Another conflict arose between House Republican moderates and conservatives over how much federal money would go to the Departments of Labor, Health and Human Services and Education. “I can’t imagine how it’s going to turn out, it’s really frustrating,” said Sen. Thad Cochran (R-MS). His comments were mirrored by the late Sen. Paul Wellstone (D-MN) who told The Hill newspaper in 2002, “I’m annoyed.” The Senator said, “To do appropriations bills is the basic management of government.”

Added to the frustration of an impasse between Republicans and Democrats was the inability of individual members facing tough re-election battles to attach earmarks for district projects to the omnibus bill. “It makes me impatient and I would like to see both sides come to an agreement,” said former Rep. Connie Morella (R-MD) who would go on to lose her seat in Nov. 2002 to Rep. Chris Van Hollen (D-MD). When Republicans gained control of the Senate after the 2002 midterm elections, they moved quickly to pass their version of the appropriations resolution for the fiscal year 2003, postponed only to play out a short disagreement between House and Senate Republicans over discretionary funding.

The two chambers finally came to an agreement on Feb. 13, 2003 – four months after the beginning of the fiscal year.

Policy criticisms by others

A report issued by the Center for Budget and Policy Priorities criticized Congress for the cuts in the FY2003 omnibus bill. The report stated:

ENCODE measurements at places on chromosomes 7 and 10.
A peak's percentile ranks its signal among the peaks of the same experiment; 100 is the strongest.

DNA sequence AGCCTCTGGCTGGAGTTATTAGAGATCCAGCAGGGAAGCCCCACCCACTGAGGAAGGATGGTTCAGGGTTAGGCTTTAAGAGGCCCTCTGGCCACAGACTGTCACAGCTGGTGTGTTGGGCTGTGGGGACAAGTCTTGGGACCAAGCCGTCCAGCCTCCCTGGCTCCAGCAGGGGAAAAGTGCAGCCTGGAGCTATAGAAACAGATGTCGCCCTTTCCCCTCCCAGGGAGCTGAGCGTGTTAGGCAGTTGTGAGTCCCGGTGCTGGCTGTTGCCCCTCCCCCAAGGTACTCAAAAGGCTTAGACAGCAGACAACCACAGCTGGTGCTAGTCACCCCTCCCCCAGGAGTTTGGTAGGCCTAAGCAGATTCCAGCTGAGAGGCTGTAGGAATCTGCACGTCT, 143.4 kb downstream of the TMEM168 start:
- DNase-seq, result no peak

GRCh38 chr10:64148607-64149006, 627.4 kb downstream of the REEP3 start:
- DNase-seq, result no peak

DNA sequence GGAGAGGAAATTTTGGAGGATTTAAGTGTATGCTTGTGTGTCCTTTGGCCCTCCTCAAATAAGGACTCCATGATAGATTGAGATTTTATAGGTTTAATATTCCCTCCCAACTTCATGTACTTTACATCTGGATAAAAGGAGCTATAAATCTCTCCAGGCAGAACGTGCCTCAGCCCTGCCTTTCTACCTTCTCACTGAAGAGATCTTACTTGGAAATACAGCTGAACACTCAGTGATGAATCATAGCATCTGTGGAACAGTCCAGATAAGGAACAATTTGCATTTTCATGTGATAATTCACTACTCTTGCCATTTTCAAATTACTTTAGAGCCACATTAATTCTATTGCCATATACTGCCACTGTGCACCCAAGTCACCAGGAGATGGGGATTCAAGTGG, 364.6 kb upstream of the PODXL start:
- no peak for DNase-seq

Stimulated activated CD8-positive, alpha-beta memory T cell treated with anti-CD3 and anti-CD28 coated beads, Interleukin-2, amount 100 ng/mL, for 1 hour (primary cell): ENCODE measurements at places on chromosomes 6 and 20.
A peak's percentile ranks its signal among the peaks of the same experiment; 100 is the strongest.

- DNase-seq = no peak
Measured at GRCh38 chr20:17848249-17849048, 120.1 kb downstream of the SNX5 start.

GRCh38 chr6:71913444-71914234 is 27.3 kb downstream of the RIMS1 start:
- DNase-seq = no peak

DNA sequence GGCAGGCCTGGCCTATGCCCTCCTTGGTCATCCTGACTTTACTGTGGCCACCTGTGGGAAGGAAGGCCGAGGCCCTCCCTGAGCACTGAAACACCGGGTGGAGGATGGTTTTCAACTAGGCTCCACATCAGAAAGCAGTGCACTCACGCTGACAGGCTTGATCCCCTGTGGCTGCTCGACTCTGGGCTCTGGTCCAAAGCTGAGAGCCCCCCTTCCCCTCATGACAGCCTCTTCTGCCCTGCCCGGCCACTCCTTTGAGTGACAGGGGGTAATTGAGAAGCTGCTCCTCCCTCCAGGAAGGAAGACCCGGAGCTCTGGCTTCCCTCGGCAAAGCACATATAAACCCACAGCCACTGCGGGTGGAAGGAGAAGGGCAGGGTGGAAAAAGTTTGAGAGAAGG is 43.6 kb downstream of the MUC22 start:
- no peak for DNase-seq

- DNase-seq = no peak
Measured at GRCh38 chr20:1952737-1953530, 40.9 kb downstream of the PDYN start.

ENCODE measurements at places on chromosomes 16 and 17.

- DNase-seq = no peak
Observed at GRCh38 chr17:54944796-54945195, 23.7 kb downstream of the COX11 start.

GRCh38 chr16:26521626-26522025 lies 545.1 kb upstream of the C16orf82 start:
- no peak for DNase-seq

Many of the cuts in the omnibus appropriations bill would take money out of the economy now. For example, the $101 million cut in the Child Care and Development Block Grant means that $101 million less would be spent assisting poor working families to pay for child care.

A joint statement released by the Disabled American Veterans, the American Legion and the Veterans of Foreign Wars criticized the bill for underfunding veterans health programs:

The current funding amount is a betrayal of the assurances we were given. Either the funding amount for veterans’ health care must be increased by $1.8 billion, or the VA-HUD appropriations bill must be defeated.


Process criticisms by ReadtheBill.org

After the House passed a continuing resolution at the end of Jan. 2003, the Senate attached the entirety of its FY2003 appropriations as an amendment and sent the bill to conference. In between Jan. 2003 and Feb. 2003, majority control of the Senate switched hands from the Democrats to the Republicans. With new leverage, House and Senate negotiators filed a conference report on H.J.Res. 2 on Feb. 13, 2003 at 6:02 AM.